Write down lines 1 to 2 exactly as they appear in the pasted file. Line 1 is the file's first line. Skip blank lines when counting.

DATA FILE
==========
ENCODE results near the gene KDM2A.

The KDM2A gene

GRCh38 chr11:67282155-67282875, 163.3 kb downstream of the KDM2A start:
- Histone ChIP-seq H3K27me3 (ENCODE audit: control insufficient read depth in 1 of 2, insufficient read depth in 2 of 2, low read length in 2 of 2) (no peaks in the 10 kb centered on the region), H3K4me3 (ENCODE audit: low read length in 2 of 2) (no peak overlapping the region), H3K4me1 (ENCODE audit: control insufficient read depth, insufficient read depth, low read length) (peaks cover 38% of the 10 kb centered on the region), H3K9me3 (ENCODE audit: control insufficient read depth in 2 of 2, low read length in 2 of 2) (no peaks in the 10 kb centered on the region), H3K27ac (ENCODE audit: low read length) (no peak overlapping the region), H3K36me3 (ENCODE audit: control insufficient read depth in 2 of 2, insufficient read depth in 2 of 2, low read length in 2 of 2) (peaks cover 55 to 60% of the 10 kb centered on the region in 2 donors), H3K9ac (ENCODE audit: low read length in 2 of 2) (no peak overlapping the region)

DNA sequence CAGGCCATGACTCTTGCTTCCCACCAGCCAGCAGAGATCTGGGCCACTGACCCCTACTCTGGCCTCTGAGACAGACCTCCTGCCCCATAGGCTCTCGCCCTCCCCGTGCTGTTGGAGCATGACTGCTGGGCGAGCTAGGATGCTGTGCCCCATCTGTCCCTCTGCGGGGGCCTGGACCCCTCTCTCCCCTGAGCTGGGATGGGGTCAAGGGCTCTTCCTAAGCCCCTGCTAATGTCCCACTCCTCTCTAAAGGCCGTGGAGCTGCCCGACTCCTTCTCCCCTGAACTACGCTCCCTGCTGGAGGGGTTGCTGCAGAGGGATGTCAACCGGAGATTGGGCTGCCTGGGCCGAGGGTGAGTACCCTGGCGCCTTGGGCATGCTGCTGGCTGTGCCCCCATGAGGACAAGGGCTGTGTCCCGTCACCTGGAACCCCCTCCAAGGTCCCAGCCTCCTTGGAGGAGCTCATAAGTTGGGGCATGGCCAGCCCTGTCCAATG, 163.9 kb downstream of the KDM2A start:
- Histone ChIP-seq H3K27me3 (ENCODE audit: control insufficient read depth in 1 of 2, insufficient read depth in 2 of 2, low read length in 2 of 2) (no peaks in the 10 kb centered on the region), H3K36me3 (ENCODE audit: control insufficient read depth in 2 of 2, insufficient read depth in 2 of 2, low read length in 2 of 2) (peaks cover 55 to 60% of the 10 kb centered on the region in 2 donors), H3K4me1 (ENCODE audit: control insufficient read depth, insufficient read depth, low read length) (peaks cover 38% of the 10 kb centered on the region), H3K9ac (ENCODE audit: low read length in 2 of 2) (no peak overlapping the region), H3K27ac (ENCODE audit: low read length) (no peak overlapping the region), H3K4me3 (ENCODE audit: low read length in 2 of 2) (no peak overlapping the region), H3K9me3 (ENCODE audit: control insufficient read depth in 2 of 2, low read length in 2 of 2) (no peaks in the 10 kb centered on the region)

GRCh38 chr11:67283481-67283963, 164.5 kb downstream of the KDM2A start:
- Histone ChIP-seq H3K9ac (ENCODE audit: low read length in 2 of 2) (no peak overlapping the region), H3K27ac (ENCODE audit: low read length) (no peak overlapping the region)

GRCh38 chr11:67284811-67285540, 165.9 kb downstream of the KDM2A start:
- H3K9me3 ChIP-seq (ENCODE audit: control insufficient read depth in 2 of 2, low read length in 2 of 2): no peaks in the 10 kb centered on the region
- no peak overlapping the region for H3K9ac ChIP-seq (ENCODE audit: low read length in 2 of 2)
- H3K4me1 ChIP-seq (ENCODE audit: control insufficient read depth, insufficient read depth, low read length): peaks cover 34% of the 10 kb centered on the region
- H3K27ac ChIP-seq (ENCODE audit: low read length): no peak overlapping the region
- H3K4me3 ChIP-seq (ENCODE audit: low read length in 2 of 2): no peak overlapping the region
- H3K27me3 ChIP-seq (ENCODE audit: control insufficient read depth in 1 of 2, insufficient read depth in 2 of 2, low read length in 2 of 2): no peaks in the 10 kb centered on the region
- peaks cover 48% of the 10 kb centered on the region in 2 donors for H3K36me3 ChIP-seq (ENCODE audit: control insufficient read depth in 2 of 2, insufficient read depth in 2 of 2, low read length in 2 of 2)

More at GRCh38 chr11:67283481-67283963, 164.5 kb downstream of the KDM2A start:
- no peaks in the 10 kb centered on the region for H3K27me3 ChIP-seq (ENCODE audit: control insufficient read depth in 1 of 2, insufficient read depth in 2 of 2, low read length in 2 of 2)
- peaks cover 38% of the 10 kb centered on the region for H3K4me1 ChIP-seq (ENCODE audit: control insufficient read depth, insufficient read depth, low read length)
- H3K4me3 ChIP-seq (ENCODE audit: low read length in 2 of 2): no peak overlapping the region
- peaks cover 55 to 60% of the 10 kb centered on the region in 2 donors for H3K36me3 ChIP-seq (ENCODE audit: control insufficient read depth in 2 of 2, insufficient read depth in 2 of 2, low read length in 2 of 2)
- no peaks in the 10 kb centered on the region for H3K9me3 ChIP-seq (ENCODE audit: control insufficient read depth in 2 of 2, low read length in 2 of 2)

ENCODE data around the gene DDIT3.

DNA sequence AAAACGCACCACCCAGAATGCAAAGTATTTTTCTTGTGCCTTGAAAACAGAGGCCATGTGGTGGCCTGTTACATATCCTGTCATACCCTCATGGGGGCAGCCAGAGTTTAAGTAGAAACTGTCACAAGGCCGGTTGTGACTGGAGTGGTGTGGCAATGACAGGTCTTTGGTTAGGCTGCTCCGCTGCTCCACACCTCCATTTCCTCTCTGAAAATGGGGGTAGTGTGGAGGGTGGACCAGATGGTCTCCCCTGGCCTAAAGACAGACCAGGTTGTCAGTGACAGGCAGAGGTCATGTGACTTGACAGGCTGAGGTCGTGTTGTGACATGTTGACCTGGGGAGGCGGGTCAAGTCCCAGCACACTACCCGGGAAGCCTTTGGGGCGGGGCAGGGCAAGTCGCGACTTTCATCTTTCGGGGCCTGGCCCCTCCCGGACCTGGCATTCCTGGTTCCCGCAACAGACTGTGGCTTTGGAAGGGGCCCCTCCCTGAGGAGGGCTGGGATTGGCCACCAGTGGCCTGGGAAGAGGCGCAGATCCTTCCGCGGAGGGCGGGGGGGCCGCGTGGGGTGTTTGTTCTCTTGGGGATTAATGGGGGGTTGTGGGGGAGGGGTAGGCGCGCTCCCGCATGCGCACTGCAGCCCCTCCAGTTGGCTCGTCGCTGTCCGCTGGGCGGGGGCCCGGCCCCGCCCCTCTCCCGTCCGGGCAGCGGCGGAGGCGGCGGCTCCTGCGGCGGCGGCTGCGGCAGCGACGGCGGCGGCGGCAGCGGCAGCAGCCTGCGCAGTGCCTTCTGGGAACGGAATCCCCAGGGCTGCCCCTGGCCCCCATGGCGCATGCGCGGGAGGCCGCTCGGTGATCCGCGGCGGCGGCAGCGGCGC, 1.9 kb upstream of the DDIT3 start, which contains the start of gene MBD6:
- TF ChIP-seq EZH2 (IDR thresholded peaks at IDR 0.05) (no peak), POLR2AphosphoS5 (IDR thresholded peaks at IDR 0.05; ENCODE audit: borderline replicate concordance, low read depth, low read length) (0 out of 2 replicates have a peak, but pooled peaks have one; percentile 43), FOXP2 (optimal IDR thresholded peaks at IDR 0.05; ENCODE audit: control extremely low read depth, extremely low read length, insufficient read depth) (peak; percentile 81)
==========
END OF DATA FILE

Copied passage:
ENCODE results near the gene KDM2A.

The KDM2A gene